Today, the Portable Eye Examination Kit (Peek)  is being tested in field trials in Kenya, Mali, Malawi, Tanzania, Botswana, Madagascar, India, and the United Kingdom, and testing in more countries is planned in the future. Peek is a comprehensive and integrated smartphone-based tool kit that comprises the full set of core tests needed for eye screening, designed to be used by operators with minimal to no training. It is composed of a smartphone app and a low-cost adapter for retinal imaging, both optimized for ease of use, and it allows operators to test for the core vision problems—testing for visual acuity, color, and contrast sensitivity, image grading cataracts—and for photos of the back of the eye to be taken, saved, and sent to experts for diagnosis, follow-up, and arranging treatment.
However, unlike the many other approaches in mobile-based eye screening, Peek’s primary aim is not to enhance or replace existing diagnostics tools. Rather, Peek aims to link patients with eye care providers. Peek is specifically oriented and optimized toward eye screening in the community. With this, it helps to identify, directly in the community, by nonspecialist community workers, the people who need to be seen by an ophthalmologist, increasing access to high-quality eye care.
The unprecedented opportunity offered by mobile technology to transform eye care is driving transformational innovation. We are witnessing a wealth of successful demonstrations of devices that interface to existing ophthalmology technology that augment smartphones with eye care functionalities, and that aim to redefine field and community screening. They will not only allow better diagnostics, treatment, and follow up of eye patients but, importantly, by enabling population screening, they will link potential patients to doctors and avoid the burden of unnecessary referrals.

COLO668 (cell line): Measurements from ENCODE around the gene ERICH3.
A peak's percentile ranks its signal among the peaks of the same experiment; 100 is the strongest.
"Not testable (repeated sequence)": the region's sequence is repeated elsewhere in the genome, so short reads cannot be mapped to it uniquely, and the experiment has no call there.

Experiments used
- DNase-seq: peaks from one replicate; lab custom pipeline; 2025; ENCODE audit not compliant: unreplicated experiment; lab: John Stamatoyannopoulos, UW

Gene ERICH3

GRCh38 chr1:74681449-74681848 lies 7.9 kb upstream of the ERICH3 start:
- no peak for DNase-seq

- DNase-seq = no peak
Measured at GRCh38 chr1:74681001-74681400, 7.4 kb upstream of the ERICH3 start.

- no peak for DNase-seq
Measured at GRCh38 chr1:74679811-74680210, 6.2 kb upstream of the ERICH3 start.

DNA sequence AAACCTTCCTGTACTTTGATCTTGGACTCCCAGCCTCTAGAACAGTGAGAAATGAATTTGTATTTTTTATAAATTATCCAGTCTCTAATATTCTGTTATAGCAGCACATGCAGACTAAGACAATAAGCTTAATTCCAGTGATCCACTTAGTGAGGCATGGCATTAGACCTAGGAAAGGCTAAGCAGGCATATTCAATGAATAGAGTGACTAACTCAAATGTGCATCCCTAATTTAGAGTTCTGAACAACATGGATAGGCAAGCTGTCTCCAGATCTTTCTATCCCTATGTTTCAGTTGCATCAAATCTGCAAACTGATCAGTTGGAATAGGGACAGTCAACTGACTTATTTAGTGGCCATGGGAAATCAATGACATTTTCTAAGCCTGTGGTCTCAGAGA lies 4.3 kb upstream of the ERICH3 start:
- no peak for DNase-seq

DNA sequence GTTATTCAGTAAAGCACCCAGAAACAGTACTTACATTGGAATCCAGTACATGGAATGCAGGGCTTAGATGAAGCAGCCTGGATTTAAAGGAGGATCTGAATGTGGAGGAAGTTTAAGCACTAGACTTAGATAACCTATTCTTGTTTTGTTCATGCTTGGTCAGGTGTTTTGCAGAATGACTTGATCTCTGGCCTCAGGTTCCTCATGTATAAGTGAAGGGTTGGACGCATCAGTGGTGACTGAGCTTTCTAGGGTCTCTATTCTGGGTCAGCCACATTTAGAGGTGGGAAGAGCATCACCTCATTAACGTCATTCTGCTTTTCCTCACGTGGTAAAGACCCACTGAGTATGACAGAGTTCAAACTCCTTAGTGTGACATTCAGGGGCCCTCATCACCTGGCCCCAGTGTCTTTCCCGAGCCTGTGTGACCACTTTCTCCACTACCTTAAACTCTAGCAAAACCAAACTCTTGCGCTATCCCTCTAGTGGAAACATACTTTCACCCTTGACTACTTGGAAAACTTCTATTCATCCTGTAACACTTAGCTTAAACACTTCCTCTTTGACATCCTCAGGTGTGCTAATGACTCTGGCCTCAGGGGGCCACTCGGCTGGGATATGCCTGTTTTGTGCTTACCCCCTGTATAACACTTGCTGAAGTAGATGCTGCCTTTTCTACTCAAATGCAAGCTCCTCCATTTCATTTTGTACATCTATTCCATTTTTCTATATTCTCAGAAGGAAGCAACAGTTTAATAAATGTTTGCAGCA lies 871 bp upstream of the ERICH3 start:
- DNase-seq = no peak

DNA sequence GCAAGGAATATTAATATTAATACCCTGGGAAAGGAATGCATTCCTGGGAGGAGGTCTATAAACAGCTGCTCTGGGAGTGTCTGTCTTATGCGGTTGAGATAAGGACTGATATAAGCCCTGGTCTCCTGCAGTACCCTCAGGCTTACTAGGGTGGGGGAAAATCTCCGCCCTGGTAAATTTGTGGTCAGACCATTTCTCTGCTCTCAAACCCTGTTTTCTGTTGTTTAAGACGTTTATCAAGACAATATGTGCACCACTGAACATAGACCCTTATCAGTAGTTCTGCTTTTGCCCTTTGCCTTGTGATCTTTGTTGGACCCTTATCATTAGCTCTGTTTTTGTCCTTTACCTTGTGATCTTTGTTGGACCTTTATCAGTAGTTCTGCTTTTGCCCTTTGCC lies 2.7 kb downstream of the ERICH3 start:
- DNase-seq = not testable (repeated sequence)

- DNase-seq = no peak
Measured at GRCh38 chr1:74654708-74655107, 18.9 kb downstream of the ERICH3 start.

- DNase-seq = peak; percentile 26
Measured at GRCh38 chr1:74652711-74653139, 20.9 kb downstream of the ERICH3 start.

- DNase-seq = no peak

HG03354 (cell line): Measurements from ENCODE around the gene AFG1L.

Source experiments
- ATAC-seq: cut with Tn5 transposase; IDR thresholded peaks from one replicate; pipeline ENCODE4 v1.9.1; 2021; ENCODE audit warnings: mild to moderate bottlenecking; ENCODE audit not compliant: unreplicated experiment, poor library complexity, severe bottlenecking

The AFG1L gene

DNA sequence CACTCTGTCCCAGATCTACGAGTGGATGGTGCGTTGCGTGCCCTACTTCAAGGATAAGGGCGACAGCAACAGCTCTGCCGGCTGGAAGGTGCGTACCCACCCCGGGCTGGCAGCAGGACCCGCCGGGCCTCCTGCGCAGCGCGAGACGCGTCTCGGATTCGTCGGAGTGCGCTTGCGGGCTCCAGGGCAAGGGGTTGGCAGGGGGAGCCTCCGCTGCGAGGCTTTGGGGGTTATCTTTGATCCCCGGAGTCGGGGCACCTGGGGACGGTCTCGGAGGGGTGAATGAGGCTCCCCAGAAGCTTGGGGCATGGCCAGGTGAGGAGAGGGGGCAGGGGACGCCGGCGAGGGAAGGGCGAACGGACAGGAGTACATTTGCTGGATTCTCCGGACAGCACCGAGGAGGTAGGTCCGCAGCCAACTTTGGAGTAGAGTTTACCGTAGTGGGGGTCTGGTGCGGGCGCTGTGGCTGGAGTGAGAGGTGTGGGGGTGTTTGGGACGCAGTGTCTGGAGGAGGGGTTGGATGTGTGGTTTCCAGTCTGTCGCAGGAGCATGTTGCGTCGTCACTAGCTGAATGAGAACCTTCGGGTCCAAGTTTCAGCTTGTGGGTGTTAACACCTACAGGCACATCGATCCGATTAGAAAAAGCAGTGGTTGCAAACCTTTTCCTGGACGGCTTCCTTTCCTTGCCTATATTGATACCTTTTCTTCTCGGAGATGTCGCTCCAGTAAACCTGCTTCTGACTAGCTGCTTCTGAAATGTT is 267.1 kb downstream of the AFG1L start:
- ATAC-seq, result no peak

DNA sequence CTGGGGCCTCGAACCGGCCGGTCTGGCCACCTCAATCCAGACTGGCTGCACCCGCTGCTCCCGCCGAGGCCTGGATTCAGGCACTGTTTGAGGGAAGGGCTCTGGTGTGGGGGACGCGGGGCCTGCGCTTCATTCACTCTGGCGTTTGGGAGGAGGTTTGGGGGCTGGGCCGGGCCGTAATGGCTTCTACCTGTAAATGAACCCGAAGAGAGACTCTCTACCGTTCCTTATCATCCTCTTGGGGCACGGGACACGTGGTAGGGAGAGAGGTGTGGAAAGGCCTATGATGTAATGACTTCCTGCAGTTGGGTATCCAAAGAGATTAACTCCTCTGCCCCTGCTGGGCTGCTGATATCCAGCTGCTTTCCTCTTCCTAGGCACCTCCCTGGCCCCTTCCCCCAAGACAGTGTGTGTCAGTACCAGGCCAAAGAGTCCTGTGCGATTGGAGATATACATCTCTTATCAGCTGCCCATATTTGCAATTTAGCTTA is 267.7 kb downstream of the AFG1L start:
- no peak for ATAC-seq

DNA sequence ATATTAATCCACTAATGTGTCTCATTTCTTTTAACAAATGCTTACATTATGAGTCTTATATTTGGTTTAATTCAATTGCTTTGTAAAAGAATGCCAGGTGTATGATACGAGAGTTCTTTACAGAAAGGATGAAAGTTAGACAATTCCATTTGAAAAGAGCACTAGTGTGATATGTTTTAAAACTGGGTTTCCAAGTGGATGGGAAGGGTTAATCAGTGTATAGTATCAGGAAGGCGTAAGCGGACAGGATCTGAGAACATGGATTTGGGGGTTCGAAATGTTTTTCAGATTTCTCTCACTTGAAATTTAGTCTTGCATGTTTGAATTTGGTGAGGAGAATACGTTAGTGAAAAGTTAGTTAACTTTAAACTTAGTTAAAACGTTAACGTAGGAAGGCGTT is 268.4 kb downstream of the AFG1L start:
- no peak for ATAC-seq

These initial efforts will now need to face the opportunity and challenges presented by the dizzyingly fast evolution of the mobile phone market, not least the need to keep up with the constantly changing specifications of mobile handsets. Furthermore, standards and protocols for the use of mobile phones in health care, in general, and in eye care, in particular, are only beginning to exist and are still lacking a solid framework.
Even more substantially, delivering health care is effectively a succession of many stages interacting with each other, and the larger the size of the population involved, the higher the importance of an efficient and effective workflow. To date, of the many successful pilot studies in mobile health, only a small minority have managed to fit successfully into the workflows of actual health care provision and, hence, be adopted. Mobile-based eye screening now faces the need to dive deep into this challenge. If successful, it may well revolutionize the way we look at eye care.
- World Health Organization, “Visual impairment and blindness,” Fact Sheet No. 282, 2010.
- N. M. Bolster, M. E. Giardini, I. A. T. Livingstone, and A. Bastawrous, “How the smartphone is driving the eye-health imaging revolution,” Expert Rev. Ophthalmol., vol. 9, no. 6, pp. 475–485, Dec. 2014.
- OpthamalicDocs [Online].
- Peek Vision [Online].